Once Central Asia’s holiest place, laid-back Bukhara is a delight to wander around, through the backstreets or past the monuments, and has some unexpected surprises, too
There are several means of traveling from Khiva to Bukhara. There are trains, leaving from Urgenj, a bigger town half-an-hour’s drive away. Or busses, also leaving from Urgenj, and taking nine hours. Or one can take a shared taxi, which is what we opted for. Comfortable, and with six hours only a lot quicker than train or bus. Given the now-familiar desert-like countryside, the shorter travel the better.
Bukhara, like Khiva, was another of the relatively small Middle Age khanates that had established themselves in this part of Central Asia, and were forever at loggerheads with their neighbours. But Bukhara, unlike Khiva, was also an important city much earlier. The town held out relatively long against the Muslim expansion in the 7th Century, but like so many others finally succumbed. In the 9th and 10th Century the town was the flourishing capital of the Samanid dynasty and developed into the dominant cultural center of Central Asia. And then came Ghengis Khan, in 1220, and razed the town to the ground, after have raped the women and murdered the men. Marco Polo, who travelled at the end of the 13th Century, never came here, and Ibn Batutu, that other ancient traveller, only saw ruins when he visited Bukhara in 1366. Ghengis had done a thorough job. So clearly, the notion of looking at Silk Road-Bukhara is nonsense, it doesn’t exist anymore.
But around 1500 the city rebounded again, under a new, Uzbek dynasty, who established order in the prevailing anarchy, benefitted from increasing trade with Russia, and initiated a construction program of which much is still visible. An important part of the program was the building of madrassas – religious schools – and mosques, and Bukhara grew to once again become the holiest place in Central Asia. And one of the pawns in the Great Game, which developed between Russia and Britain in the 19th Century. Ultimately, Bukhara came under Russian influence, but not before a number of colourful spies had passed through, some of them, like the British military envoys Stoddard and Connolly, never to leave again – they were beheaded in public, creating an outrage back in Britain not unlike the present-day Western reactions to IS beheadings of Westerners. The emir, Nasrullah, apparently complained to his court jesters, “Why, I can kill 1000’s of Persians and nobody complains, and than this reaction if I kill only two Brits”. Also similarities to present-day reactions to IS, perhaps?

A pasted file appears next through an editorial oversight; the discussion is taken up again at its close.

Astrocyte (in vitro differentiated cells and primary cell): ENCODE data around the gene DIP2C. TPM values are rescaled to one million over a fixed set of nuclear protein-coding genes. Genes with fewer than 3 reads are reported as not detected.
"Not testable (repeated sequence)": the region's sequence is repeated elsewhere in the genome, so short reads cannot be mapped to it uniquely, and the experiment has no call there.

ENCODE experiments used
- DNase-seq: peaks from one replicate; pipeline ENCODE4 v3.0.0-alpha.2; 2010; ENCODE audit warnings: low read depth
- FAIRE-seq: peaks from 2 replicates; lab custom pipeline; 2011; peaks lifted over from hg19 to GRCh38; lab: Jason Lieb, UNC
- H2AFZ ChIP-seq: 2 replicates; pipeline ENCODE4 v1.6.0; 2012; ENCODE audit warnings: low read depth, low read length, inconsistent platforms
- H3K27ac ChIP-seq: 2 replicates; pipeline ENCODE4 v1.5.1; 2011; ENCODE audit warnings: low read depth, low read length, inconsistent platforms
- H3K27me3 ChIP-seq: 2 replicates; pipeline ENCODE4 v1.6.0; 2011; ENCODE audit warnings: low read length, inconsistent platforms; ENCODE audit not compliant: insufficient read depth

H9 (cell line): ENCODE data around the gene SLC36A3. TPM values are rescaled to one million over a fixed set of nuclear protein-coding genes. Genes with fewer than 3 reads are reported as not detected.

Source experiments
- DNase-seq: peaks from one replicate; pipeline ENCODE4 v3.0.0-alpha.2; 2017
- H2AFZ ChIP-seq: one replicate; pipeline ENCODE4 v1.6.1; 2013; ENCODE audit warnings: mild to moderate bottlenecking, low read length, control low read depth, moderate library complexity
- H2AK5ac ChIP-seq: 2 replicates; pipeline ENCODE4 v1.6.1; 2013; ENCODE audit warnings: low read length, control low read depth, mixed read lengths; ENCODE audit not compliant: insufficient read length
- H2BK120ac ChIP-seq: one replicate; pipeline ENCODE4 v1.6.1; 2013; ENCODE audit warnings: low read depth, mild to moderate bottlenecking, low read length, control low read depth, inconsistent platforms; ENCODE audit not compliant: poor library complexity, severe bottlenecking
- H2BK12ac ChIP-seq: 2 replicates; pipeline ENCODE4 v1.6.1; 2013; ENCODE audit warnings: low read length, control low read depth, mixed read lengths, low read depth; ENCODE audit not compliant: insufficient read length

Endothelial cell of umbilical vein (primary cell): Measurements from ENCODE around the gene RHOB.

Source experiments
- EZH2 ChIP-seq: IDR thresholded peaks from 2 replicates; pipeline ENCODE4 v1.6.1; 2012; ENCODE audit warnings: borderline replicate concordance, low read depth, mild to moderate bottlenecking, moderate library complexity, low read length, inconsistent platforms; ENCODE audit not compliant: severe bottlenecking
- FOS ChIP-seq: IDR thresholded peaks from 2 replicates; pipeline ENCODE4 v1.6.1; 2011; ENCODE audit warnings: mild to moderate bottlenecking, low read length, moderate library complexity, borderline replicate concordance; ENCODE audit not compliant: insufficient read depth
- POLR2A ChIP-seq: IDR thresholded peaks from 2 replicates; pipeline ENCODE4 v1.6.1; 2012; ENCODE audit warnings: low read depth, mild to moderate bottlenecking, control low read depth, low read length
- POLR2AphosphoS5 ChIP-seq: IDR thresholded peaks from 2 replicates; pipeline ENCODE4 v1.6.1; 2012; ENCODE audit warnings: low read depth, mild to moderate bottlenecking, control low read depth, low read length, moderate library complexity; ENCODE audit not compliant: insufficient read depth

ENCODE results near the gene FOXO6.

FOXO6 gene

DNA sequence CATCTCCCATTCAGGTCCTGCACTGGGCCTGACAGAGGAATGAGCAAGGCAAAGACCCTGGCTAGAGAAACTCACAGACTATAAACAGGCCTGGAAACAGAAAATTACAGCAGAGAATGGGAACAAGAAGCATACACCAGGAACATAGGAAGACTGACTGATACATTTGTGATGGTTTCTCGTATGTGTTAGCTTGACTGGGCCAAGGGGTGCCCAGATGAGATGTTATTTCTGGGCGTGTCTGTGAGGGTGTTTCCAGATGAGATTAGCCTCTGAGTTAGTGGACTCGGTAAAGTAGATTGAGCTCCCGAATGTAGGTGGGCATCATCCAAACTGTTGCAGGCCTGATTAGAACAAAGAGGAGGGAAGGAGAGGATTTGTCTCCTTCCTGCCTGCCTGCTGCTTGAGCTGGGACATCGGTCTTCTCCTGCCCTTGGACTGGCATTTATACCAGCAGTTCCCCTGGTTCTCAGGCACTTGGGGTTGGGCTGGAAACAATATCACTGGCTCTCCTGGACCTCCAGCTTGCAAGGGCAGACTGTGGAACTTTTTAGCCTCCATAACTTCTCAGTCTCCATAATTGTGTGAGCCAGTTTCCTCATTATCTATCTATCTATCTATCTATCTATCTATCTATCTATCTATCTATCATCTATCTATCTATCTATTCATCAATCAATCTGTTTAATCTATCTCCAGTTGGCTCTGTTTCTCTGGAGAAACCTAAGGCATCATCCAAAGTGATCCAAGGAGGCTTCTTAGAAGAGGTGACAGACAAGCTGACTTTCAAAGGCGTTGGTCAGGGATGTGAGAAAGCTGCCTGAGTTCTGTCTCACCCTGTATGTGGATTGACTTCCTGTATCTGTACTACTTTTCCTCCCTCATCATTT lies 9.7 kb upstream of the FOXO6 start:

In any case, Russian influence grew, yet Bukhara managed to stay nominally independent, something that was brutally corrected by Soviet forces in 1920. They didn’t care much for religious buildings, and it was not until fairly recently that the madrasses and the mosques were restored again, to turn Bukhara into the second-best tourist attraction of Uzbekistan. Many of the buildings have lost their original purpose and are now hotels, carpet weaving workshops, or shopping centres Bukhara-style, with the courtyard filled with boutiques, souvenir shops, restaurants and tea houses (the local Starbuck equivalent).
Well, the reality is, of course, that some of the more important buildings have been restored, and very nicely, thank you, but many of the smaller madrassas and mosques, and also many of the old caravanserais – the large court yards were trading travellers could overnight, with their ware and their animals -, many of those are still crumbling away. Which make Bukhara such an interesting town to explore: around every corner in the old city hides another gem, often locked up, but occasionally left open to peek through the gate. One particularly nice, unrestored mosque is operating as a tea house, on days other than Friday. And for the better, I think, because it will be business that generates the cash necessary to ultimately save these fabulous buildings.
We spent a good two days in Bukhara, which gave us the opportunity to see the main monuments from different sides at different times of the day, in different light – and they do look different, every time. We were pestered by the many souvenir and carpet and copper and whatever-else-they-sell-sellers, which did temper my initial Khiva-derived enthusiasm about the maturity of the tourist industry in this country. We had draft beer on a terrace along the most famous pond in town, the Lyabi-Hauz. We had some great food in local home-cooking restaurants. We got pretty sick, too, perhaps also from one of those restaurants. And we found – listen to this! – an Uzbekistan wine tasting place, where we could try no less than eight different Uzbek wines. Inside one of those restored caravanserais.
As with Khiva, I have collected some of the images of monuments in a gallery. Best to click on the gallery, and then watch the full size photos.